Matt Singer Biography

What "What [Movie X] Gets Wrong About [Thing Y]" Reviews Get Wrong About Art

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by Matt Singer November 10, 2014 01:52 PM
Paramount
In the last couple years “What [Movie X] Gets Wrong About [Thing Y]” pieces have become one of the most common types of articles in all of online film writingdom. Their popularity is not hard to explain. Dopes like me see a movie like ‘Interstellar,’ filled with incomprehensible conversations about astrophysics, and they’re curious just how fast and loose the filmmakers played with the truth. The problem comes when authors take their nitpicks one step further into the realm of criticism; when “What X Gets Wrong About Y” becomes “What X Gets Wrong About Y—And Why That Ruins The Movie.”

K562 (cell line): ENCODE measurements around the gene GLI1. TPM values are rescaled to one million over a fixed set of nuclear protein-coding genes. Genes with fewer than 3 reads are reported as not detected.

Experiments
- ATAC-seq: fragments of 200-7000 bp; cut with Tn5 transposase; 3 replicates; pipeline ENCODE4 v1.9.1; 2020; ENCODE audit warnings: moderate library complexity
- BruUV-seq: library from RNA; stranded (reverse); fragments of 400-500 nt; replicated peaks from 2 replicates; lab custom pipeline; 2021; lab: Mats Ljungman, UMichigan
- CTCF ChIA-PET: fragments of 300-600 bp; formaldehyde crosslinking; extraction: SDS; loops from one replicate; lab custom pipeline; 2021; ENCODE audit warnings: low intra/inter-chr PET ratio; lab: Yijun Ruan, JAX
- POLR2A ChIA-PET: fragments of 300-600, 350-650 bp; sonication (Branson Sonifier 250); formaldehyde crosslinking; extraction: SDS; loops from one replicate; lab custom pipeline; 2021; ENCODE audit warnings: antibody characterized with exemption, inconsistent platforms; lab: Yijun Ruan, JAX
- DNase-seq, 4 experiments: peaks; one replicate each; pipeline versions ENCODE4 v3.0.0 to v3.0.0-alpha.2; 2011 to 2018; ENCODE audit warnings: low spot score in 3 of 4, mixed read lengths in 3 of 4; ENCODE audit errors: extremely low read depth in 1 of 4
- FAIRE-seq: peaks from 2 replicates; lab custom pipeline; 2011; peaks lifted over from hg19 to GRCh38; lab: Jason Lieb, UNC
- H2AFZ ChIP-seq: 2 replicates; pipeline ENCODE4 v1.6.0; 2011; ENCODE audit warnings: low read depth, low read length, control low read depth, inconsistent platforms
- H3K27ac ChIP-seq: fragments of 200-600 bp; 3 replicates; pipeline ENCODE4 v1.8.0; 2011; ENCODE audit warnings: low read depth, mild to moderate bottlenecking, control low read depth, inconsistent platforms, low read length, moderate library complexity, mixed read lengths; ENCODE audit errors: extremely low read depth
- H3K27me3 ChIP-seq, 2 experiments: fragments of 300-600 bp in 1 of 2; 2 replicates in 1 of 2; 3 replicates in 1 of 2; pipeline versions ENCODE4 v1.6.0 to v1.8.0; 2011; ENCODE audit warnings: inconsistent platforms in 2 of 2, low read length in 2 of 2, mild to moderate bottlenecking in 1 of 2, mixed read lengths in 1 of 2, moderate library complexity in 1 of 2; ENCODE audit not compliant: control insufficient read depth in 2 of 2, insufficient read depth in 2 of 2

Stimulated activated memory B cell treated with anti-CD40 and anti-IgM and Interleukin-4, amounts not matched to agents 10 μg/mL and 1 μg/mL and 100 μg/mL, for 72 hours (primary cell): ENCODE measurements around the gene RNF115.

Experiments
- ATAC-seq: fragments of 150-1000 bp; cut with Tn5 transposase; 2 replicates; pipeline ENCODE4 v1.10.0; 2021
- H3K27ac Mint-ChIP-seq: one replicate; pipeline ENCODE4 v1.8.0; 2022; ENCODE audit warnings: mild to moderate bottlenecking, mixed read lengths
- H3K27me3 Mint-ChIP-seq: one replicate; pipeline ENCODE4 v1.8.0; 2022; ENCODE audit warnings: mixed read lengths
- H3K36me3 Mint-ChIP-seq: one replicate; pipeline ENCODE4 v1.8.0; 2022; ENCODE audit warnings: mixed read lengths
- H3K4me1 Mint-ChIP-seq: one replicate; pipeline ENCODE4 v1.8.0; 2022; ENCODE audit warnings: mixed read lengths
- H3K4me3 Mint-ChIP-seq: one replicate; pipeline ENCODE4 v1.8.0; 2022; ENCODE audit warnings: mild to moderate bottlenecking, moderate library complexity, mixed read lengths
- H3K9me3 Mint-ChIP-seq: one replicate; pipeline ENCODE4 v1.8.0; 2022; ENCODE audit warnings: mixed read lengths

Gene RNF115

'Short Term 12' Review

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by Matt Singer August 21, 2013 11:55 AM
There's an old expression about how all great art comes from suffering. Writer/director Destin Cretton may not agree with that statement, but his new film 'Short Term 12' is a great testament to it. It is set in a group home for troubled teens, where kids who have been discarded by life are saved and cared for -- at least until they turn 18 and get discarded again. These kids know suffering, and they transform that anguish into fuel for their stunningly beautiful art -- a phrase that applies equally well to the film itself.

'You're Next' Review

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by Matt Singer August 20, 2013 07:00 AM
Lionsgate
Watching Hollywood's endless parade of genre remakes, sequels and ripoffs can get pretty discouraging -- enough to convince you there's no undiscovered country left out there; that it's all been done before and filmmakers will keep repeating themselves over and over again until the end of time. Thank goodness, then, for something like 'You're Next,' which is scary and fun, and, best of all, fresh and original. It restores your faith in the future of horror movies.

'White House Down' Review